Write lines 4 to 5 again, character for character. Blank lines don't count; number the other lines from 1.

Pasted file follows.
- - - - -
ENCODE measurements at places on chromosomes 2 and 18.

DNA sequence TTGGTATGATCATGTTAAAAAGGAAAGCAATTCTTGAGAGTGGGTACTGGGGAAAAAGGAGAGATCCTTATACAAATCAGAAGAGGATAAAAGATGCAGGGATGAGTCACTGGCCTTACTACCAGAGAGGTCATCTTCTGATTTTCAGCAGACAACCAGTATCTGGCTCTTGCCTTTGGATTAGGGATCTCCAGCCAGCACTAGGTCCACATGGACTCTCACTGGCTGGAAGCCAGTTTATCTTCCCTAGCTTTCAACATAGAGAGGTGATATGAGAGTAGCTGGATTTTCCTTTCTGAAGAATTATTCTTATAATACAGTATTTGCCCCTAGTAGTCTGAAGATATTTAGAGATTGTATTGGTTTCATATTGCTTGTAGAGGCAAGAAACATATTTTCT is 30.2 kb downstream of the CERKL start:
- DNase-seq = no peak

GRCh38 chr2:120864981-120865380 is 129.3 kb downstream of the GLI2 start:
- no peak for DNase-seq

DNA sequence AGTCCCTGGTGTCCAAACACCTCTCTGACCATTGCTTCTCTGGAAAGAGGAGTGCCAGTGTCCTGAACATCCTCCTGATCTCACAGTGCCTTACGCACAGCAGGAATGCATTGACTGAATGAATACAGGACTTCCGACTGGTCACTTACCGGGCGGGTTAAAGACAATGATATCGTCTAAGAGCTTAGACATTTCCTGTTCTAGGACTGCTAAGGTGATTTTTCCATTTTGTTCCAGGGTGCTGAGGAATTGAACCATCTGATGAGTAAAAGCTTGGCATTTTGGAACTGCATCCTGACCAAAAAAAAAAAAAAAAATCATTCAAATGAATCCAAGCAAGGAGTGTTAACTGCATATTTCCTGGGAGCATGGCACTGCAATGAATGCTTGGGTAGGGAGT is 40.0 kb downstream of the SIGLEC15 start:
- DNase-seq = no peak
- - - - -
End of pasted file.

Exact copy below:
GRCh38 chr2:120864981-120865380 is 129.3 kb downstream of the GLI2 start:
- no peak for DNase-seq